To stay within the law, conjure supplies were (and still are) sold as curios or novelties.

How does magical realism work?


I love this example, a passage from Sarah Addison Allen's Lost Lake:

"She used to draw tattoos of butterflies on her arms with Magic Markers. She would give them names, talk to them. carefully fill in the colors when they started to fade. When the time came that they wanted to be set free, she would blow on them and they would come to life, peeling away from her skin and flying away."

  1. This is set in the contemporary world.
  2. The character doesn't imagine the butterflies wanting to be set free and then flying around. She states that they do.
  3. There's nothing figurative here; the magical events are described as actual.
  4. In straight realism, one might say, "she imagined them flying away" or "after soap, water and time did their work, it was as though the butterflies had flown away."

Main Characters: Eulalie, my ancient conjure woman in the novella is modeled after the maid who worked for years at my best friend’s house, and I expect I learned more from her than my grade school teachers. Eulalie’s friend Willie Tate is modeled after an elderly Black gentleman who (like many) used a mule-drawn farm wagon for transportation. His family brought their produce to our door every week. Lena, the cat, has a lot in common with the multiple cats who've allowed me to live in their house over the years. None of my cats admits to being psychic.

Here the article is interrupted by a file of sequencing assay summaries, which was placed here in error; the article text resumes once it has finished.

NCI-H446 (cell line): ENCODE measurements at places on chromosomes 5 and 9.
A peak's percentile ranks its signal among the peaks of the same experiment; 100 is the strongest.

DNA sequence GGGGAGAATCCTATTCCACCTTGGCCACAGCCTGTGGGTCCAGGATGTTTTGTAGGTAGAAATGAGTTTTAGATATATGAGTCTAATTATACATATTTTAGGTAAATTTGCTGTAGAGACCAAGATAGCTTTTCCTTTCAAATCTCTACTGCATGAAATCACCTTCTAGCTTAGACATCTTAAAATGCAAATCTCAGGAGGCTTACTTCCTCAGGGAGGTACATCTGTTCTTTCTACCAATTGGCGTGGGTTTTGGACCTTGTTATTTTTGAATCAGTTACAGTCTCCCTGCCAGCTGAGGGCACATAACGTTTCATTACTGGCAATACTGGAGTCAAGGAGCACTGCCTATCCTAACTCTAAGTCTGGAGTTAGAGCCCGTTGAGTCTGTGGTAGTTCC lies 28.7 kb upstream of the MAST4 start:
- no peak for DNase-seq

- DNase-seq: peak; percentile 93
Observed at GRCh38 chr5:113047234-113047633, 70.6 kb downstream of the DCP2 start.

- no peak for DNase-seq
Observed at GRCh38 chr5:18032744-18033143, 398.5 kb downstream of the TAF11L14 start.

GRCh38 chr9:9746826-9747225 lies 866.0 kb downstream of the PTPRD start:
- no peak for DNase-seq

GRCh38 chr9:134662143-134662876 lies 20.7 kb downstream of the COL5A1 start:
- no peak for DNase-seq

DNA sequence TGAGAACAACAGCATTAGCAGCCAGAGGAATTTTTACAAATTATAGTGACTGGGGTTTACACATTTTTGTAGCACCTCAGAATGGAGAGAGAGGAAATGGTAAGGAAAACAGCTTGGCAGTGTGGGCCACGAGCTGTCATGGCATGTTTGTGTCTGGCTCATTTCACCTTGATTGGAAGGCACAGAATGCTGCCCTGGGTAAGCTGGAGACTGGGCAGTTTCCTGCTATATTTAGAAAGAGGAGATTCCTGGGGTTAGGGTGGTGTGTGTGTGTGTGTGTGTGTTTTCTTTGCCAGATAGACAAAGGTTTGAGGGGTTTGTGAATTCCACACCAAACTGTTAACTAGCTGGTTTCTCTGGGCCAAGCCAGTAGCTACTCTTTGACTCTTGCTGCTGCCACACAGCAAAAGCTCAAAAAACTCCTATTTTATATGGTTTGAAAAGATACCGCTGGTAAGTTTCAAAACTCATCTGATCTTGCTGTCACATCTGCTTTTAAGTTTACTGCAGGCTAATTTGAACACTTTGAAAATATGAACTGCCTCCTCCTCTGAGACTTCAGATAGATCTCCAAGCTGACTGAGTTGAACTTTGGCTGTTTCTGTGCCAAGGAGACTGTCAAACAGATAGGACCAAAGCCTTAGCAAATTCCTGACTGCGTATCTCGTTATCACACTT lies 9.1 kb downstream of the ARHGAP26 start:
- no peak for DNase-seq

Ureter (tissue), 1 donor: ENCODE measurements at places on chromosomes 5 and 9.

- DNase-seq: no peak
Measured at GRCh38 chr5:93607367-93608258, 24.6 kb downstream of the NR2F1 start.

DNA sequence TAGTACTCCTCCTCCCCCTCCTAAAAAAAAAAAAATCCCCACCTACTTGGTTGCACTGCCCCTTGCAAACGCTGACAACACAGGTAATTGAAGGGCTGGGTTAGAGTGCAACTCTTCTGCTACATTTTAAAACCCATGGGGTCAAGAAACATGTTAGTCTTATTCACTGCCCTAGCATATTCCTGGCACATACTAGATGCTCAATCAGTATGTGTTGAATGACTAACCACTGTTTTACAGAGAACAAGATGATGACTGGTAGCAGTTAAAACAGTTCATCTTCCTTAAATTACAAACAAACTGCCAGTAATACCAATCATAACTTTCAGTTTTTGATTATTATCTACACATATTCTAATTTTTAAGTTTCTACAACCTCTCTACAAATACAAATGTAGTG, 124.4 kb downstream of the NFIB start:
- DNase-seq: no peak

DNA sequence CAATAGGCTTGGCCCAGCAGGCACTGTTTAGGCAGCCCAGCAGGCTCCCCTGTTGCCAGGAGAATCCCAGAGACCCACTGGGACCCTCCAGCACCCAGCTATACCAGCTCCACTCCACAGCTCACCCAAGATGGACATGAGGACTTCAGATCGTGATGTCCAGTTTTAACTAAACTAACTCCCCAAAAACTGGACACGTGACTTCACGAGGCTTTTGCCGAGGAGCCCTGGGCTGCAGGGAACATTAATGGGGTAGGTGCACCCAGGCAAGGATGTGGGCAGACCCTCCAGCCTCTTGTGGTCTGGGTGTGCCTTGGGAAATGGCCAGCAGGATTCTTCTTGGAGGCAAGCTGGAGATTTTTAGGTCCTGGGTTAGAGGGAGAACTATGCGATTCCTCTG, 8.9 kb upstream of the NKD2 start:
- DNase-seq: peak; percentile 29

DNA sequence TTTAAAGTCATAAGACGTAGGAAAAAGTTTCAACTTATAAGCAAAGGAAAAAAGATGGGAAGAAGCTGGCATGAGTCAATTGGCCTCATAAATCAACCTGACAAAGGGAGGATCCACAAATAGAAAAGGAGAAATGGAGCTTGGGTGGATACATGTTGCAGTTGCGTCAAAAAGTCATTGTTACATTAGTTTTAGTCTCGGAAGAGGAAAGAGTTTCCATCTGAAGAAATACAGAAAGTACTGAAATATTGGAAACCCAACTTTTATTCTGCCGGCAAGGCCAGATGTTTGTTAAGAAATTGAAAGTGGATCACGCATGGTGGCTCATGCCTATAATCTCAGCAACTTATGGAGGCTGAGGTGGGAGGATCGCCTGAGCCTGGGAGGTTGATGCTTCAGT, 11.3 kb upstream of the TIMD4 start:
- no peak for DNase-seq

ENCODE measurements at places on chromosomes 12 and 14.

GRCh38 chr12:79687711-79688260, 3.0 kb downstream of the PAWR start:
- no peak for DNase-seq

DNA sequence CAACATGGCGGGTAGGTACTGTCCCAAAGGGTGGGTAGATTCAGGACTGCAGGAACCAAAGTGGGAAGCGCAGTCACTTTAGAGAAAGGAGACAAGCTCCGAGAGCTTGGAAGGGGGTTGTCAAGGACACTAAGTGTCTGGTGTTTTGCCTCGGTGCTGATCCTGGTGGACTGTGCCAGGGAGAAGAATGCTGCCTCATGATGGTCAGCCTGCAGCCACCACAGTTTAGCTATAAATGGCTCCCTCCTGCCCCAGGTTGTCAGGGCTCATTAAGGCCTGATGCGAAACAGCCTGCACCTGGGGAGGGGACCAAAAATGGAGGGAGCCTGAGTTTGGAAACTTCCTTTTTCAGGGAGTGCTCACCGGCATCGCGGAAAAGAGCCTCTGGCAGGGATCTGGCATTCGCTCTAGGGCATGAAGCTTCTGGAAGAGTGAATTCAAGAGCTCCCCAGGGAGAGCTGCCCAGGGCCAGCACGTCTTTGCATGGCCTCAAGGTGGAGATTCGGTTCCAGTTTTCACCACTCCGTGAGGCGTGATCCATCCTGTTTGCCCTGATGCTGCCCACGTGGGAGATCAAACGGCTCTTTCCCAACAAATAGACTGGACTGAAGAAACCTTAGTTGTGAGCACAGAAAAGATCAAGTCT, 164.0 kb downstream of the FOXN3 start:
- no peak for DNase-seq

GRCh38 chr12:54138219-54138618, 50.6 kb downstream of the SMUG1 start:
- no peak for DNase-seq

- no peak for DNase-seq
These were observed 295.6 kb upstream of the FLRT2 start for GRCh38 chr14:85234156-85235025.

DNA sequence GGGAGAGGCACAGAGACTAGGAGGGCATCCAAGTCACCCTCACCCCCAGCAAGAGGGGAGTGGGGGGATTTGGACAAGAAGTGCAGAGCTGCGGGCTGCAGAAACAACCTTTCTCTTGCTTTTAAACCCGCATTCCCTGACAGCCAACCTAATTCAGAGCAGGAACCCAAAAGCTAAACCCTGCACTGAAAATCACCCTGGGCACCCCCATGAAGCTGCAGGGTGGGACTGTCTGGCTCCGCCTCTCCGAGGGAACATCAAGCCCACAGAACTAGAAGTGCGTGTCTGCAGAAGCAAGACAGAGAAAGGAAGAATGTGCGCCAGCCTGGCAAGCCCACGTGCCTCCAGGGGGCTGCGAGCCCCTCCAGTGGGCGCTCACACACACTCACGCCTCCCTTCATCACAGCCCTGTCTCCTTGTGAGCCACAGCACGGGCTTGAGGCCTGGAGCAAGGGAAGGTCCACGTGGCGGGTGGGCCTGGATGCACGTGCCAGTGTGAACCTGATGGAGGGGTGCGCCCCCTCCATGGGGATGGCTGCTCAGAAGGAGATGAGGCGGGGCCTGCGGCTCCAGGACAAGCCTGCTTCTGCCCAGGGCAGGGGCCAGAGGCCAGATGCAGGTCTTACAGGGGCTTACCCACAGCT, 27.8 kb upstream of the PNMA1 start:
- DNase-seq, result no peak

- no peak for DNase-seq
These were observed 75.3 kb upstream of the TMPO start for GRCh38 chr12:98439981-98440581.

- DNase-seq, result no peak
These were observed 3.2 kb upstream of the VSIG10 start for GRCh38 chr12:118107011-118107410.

Malcolm R. Campbell - Conjure Woman's Cat

paperback and e-book editions available at major online booksellers

Products such as these were distributed via Chicago's King Novelty Company catalogues from the 1920s through the 1950s.

Conjure Woman's Cat

Eulalie's Customers


Bill Carver brought oranges to trade for a break-up bottle spell because his long-time ace lover didn’t know it was time for her to leave. Elroy Marks brought cash money for a sweet jar spell to get him promotion at work. Georgia Gibson needed a good luck coin with horseshoes and four-leaf clovers on it because her baby was about due. She traded five pink baby blankets since she just knew it was a boy. Deloris Sutton traded five ears of sweet corn for thirteen stems of shame weed to stop her neighbor from spreading gossip. Martha Whetstone paid cash for a gallon jug of Florida Water for her bath. Eulalie reminded her not to use the whole jug all at once like she did last time.


Just before we put up the sleeping sign, Robert Alexander showed up in a panic for some jinx killer powder. Somebody crossed him up and stole all his luck.


“I’m a mistreated man,” Eulalie, “I sure enough am.”


“Maybe you’ve listened to the ‘Jinks Man Blues’ one to many times,” said Eulalie.


“I do like Buddy Moss. That don’t cover the problem, though. The problem is missing by usual good luck. Bad luck and no luck are making me feel tired and mistreated, like I said.”


Eulalie smiled and have him a packet of powder on the house to keep him from leaning against the porch post for an hour arguing again about the supposed high cost of hoodooing.


Book Review Site Recommendation


Author Zoe Brooks' "Magic Realism" site brings you weekly reviews of novels in this genre. She also has a book list for those who want to sample some of the best available.